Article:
Barbara Barnett is Publisher/Executive Editor of Blogcritics, (blogcritics.org). Her Bram Stoker Award-nominated novel, called "Anne Rice meets Michael Crichton," The Apothecary's Curse The Apothecary's Curse is now out from Pyr, an imprint of Prometheus Books. Her book on the TV series House, M.D., Chasing Zebras is a quintessential guide to the themes, characters and episodes of the hit show. Barnett is an accomplished speaker, an annual favorite at MENSA's HalloWEEM convention, where she has spoken to standing room crowds on subjects as diverse as "The Byronic Hero in Pop Culture," "The Many Faces of Sherlock Holmes," "The Hidden History of Science Fiction," and "Our Passion for Disaster (Movies)."
  • Outtie

    A big part of the story on SGU was about Rush finally realizing that he can’t do it all alone, as he would prefer, he NEEDS these people, almost as much as they need him.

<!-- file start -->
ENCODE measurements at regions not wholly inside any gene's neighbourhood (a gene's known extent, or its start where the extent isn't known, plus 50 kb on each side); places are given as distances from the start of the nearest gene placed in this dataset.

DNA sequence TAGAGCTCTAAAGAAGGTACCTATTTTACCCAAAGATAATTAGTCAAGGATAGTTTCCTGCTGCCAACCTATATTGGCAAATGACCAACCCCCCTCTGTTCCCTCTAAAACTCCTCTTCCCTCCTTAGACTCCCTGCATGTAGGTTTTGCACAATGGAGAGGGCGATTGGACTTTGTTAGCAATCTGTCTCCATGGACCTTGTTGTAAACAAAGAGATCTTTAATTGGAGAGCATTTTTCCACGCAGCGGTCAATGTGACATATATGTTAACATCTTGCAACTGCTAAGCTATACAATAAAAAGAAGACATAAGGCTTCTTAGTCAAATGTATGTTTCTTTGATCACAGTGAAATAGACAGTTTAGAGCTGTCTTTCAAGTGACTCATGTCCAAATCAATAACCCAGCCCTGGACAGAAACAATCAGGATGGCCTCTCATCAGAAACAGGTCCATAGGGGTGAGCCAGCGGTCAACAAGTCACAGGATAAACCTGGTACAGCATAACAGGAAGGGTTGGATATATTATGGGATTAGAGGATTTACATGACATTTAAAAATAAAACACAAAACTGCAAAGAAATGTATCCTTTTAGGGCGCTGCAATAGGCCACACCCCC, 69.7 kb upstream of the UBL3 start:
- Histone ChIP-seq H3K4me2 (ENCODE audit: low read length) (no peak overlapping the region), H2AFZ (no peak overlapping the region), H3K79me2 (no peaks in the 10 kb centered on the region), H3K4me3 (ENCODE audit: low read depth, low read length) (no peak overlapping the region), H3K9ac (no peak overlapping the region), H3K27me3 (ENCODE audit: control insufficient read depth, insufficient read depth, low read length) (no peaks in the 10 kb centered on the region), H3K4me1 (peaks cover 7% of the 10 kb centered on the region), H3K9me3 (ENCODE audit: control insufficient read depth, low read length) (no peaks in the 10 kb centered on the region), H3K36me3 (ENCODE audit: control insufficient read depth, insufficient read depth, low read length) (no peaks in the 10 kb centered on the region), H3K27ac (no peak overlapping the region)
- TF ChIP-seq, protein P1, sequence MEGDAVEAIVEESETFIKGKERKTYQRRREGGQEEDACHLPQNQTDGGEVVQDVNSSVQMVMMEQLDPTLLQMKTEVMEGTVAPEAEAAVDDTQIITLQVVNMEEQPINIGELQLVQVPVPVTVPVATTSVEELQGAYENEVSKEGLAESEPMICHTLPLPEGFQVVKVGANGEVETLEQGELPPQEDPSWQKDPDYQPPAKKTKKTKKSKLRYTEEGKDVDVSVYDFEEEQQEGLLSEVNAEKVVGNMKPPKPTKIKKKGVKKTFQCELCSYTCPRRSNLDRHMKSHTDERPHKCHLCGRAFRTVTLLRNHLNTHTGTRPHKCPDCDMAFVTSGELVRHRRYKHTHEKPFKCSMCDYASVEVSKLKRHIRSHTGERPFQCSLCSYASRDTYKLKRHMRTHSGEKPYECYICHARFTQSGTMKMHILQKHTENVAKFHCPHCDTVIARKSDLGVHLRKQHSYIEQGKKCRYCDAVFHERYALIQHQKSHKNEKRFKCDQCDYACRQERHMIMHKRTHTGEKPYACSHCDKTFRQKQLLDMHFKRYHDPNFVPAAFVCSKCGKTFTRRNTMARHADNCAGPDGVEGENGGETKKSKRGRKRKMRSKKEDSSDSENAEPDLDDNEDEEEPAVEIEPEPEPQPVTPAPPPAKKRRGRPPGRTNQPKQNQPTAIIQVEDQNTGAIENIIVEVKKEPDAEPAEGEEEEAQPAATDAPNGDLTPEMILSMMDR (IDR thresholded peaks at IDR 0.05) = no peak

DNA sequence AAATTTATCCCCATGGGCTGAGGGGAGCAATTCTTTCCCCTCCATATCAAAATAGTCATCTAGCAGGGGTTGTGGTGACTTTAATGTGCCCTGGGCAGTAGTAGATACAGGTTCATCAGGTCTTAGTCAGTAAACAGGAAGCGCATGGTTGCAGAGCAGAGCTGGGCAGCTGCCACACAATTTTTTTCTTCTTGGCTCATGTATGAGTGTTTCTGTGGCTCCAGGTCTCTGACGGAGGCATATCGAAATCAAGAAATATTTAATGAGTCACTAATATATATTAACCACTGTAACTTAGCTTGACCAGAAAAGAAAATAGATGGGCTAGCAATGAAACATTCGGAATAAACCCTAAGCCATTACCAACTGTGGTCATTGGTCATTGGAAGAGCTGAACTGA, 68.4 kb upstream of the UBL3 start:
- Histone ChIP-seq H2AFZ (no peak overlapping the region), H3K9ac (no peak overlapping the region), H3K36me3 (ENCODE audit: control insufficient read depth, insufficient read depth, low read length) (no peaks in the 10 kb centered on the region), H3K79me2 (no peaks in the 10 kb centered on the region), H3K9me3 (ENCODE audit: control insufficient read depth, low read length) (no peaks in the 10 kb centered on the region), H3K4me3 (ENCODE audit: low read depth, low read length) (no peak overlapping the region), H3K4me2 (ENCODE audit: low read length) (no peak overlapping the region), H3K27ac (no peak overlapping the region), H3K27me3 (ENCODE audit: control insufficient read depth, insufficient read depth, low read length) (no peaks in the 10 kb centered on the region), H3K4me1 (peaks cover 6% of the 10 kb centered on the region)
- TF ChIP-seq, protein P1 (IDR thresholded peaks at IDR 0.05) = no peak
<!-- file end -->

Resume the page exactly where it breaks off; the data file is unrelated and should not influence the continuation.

And as much as people complained that they spent too much time fixing the ship and collecting supplies in the early episodes (Air, Darkness, Water, Light) instead of jumping into the ‘action’, I think all these early episode are good and contain a lot of elements we’d miss if they say compacted the first four into a two-hour pilot or something and swung right into a more typical SG action episode. Think about how much character development we would’ve lost! …of course we might also have lost the scene with Scott & James in the closet. Now that scene I wouldn’t mind losing.

  • ashimon